Best Greek Restaurant 2015 | Little Greek Food Truck | Best of Dallas® 2020 | Best Restaurants, Bars, Clubs, Music and Stores in Dallas | Dallas Observer

The Little Greek Food Truck may not provide tables, chairs or a little old lady who turns every broken plate into a celebration. It doesn't serve any alcohol, either. What this rolling restaurant lacks in amenities, however, it makes up for in portability, making delicious Greek food possible on any paved surface in DFW. The truck's menu of street food — mainly grilled meat sandwiches served in pita, salads and baklava for dessert ­— has your Greek basics covered. Just bring a little ouzo in a flask, ask for a cup of ice and belt out, "Opa!" as you toss one back.


A trip to Seoul Garden is worth it for the kimchi alone. The cabbage is assertively spicy, fresh, vibrant and so crunchy you'll think it's still fresh. But since you drove here, you might as well enjoy the rest of the menu, starting with Korean barbecue that you'll cook yourself at your table with a charcoal-fired grill. Get the plain, non-marinated cuts if you want the flavor of the charcoal to shine through, and don't neglect the plates of banchan that cover the table when you order. The kitchen here isn't afraid of big and bold flavors, and that personality comes through in these tiny dishes of pickled snacks.

Kathy Tran

The bone broth trend is taking off in other cities as health nuts praise its rich nutritional value. For the customers who have been patronizing LA Han Bat, though, the murky liquid is just another of many delicious options for lunch or dinner. There are no powders, mixes or shortcuts taken here. Four to five stockpots bubble away with protruding cow parts in the back kitchen, each on its way to becoming one of the best soups you can get in Dallas. Order the sul lung tang and get ready to be warmed to the core. Garnished with green onions and plenty of chili paste, this soup tastes too good to be considered health food.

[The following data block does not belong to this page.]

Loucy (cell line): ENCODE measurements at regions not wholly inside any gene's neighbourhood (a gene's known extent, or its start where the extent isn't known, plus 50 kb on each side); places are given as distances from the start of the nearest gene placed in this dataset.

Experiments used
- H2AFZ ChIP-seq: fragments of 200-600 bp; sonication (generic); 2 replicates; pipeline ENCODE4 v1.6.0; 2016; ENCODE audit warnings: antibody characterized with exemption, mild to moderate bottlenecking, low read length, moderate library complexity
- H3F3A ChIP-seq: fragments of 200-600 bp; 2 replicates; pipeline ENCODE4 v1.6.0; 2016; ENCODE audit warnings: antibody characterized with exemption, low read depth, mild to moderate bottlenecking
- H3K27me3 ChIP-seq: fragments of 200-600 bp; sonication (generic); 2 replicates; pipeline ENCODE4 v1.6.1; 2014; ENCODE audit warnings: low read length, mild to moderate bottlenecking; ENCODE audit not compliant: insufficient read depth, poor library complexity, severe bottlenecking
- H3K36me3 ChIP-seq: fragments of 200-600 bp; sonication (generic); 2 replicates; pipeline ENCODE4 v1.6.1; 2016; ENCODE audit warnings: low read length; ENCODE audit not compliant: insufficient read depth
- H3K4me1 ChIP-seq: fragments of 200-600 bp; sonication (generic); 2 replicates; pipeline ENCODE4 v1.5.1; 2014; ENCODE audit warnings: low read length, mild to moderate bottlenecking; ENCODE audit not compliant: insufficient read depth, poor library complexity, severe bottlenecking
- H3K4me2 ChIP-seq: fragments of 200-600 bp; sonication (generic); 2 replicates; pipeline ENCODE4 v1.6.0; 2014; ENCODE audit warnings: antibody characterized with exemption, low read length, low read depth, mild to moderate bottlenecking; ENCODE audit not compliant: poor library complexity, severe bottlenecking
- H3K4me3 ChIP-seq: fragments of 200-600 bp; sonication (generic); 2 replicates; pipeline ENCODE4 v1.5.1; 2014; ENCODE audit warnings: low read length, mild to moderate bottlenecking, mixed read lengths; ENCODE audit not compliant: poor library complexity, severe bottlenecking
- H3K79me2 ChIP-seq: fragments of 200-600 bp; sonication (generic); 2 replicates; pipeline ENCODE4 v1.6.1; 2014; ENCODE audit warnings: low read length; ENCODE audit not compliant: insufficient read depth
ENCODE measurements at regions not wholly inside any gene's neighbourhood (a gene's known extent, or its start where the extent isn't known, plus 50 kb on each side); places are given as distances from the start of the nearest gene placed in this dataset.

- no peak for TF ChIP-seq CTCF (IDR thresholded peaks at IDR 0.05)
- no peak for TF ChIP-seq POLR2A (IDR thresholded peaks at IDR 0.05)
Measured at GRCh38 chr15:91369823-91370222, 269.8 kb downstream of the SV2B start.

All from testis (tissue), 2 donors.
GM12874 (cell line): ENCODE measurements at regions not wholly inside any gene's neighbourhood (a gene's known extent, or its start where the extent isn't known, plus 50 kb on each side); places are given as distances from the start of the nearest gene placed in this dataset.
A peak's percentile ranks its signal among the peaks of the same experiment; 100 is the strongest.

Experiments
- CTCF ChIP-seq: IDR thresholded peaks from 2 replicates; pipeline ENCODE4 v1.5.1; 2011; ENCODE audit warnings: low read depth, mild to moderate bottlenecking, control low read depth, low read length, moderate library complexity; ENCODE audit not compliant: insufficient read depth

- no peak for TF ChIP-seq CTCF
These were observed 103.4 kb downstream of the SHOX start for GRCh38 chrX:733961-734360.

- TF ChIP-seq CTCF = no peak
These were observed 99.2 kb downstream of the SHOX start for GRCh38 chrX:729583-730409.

Parliament is half cocktail bar, half theatrical performance. With a good seat, you can watch the bar's drink experts swirl flames around a glass, shake up a Ramos gin fizz or garnish a cocktail with real deer antlers. But the pièce de résistance is the smoked ancho Manhattan, a spicy twist on the classic drink. After mixing your Manhattan with Ancho Reyes chile liqueur, your bartender will ignite a torch, catch all the smoke in a giant vase and pour your drink in after it. The vase gets sealed up and your drink is swirled through and around the cloud of smoke. As the Manhattan is poured into your glass, little curlicues of smoke puff out around you, transporting you to a fairy-tale dreamland of hot-pepper-and-cherry-flavored alcoholic bliss. Thirsty yet?

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